Quite surprisingly, as their communications officer, Aled doesn’t have much interest in presenting Ein Gwlad in the best possible light.
Every querulous argument between the men involved (and they are all men, until the very end) is catalogued in frank detail, and as a result, the book is very funny at times, although I’m not sure if it is always intentionally so.
The endless arguments between the Alpha Males on the Steering Committee were, Aled tells us “like two stags on some windswept heath, horns locked together in mortal combat”.
What does leave a bad taste in the mouth, however, are the opinions on women’s equality voiced throughout by some of those involved in the party, as well as the author himself.
One leading member argues that women aren’t needed at all on the Steering Committee: “Men, he says have traditionally been the leaders, taking the lead in war, diplomacy and politics, because of biological imperatives. Women on the other hand, by nature and more nurturing and caring and have a different set of skills entirely.”
Aled himself mutters darkly about the Me Too movement throughout, accusing women of using accusations to trash political careers.
Me Too, he argues, is “narcissistic” and “modern feminism has taken a dark turn”.
He hints at conspiracy theories surrounding Carl Sargeant’s tragic death – while also railing against the fact that ‘hearsay, conjecture and rumour’ is rife in Wales – and takes the side of Brett Kavanaugh when he is of accused of groping after being chosen as a Supreme Court Justice nominee.
As someone who writes thoughtfully and sensitively about numerous issues in this book, it’s unfortunate that Aled can’t sympathise with the hurt caused to women by the culture of sexual harassment and sexual assault.
But while freely expressing these opinions, Aled also seems oblivious as to the reasons why Ein Gwlad is struggling to attract women to their Steering Committee.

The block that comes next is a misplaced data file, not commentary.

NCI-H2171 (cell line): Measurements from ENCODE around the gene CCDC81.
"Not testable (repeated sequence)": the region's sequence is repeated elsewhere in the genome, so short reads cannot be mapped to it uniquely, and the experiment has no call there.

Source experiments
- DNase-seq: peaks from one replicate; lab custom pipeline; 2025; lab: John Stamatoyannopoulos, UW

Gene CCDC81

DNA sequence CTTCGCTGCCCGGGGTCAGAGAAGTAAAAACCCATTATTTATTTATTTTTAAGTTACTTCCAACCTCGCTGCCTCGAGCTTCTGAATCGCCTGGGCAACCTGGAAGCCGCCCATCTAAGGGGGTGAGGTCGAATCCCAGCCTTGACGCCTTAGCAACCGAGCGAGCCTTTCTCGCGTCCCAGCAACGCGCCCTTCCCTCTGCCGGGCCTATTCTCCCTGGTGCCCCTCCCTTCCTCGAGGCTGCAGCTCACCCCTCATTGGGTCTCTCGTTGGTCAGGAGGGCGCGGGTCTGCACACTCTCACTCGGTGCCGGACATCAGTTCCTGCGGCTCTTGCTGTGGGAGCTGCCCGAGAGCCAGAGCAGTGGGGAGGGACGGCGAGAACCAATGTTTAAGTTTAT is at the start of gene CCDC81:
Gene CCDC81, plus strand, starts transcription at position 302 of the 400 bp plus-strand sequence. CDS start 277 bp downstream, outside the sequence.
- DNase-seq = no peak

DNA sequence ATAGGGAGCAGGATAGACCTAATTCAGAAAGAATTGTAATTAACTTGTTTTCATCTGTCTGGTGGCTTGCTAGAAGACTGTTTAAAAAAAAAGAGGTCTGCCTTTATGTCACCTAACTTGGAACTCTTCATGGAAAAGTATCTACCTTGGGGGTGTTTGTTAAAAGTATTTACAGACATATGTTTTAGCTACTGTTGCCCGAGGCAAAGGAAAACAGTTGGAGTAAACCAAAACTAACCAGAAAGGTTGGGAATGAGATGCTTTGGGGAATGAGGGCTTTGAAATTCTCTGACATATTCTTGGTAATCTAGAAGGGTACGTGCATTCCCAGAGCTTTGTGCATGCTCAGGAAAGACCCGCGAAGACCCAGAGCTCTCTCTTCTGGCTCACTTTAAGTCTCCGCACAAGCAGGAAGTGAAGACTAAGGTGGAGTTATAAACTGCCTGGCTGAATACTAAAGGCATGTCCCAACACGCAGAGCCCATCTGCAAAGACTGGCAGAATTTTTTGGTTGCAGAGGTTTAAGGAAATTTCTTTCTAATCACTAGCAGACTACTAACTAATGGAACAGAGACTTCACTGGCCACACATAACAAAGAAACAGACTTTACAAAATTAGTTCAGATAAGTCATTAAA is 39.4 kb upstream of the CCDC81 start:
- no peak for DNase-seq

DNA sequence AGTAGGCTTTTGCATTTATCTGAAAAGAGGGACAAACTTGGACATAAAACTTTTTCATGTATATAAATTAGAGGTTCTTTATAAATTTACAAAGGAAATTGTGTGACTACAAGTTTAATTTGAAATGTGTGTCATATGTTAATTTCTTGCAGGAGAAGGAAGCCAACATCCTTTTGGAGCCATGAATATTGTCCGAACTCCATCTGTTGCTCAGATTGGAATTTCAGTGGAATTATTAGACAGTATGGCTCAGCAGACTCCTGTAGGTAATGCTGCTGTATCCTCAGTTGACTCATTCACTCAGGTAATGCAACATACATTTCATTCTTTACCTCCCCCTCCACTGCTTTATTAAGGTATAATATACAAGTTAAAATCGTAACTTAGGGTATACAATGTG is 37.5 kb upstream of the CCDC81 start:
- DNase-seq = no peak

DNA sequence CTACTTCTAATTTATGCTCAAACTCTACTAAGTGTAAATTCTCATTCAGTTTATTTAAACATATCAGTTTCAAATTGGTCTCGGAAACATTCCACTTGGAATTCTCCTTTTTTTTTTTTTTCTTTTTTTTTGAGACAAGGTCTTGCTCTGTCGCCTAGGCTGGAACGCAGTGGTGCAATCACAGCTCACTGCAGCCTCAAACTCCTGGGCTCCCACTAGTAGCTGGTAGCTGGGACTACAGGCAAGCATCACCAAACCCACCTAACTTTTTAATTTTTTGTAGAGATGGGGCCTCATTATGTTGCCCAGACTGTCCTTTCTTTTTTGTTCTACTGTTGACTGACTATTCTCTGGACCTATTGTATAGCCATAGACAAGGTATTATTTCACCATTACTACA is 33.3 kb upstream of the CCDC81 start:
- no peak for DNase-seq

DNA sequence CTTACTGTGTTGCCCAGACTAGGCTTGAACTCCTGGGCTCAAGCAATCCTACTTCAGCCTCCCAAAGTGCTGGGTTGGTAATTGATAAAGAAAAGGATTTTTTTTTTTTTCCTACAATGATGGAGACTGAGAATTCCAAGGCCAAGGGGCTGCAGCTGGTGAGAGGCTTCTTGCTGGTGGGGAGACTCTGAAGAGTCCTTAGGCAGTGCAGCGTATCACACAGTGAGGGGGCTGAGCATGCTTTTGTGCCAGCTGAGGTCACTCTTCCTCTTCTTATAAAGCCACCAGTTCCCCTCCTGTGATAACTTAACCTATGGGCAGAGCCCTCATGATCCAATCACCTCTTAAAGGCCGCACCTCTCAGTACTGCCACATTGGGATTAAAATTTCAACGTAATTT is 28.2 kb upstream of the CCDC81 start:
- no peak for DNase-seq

“The lack of female input into proceedings was very noticeable and would become a recurrent theme in group discussions over the next few months,” he says.
In another passage he opines about the lack of young people at a meeting, asking: “What is it about reaching middle-age that makes people of this sort believe they can change things? Is it a mid-life thing? Is it a mortality thing? Is it a man thing even?”
The answer might be that young people and women are very politically active, but not as interested in sitting in a room of white men whose views on women and equality as stuck in the 1980s!
As a book, this is a little bit like Ein Gwlad itself, and populist politics as a whole – raw, self-published, engaging, painfully honest at times and vaguely stomach-churning at others.
I would suggest that Aled Gwyn Jôb send his work to a professional editor next time. There are frequent typos, a lack of full stops, and shifts from present to past tense here.
But the advantage of going straight from personal computer to press is perhaps the freshness of it – much of the book takes place within the last few months.
How interesting this book will remain as an account of the first year of a political party surely depends on whether Ein Gwlad sticks around or fade from view.
Can an unpolished, fractious, non-PC force such as Ein Gwlad be a success?
Five years ago, you would have said no. But these days these qualities almost seem like requirements.
It’s hard to argue, given the success that Trump and Brexit have enjoyed, that there isn’t a market for the kind of populist politics Ein Gwlad are offering.
Some people will find them a breath of fresh air. Others will be repulsed by them. But that’s politics now.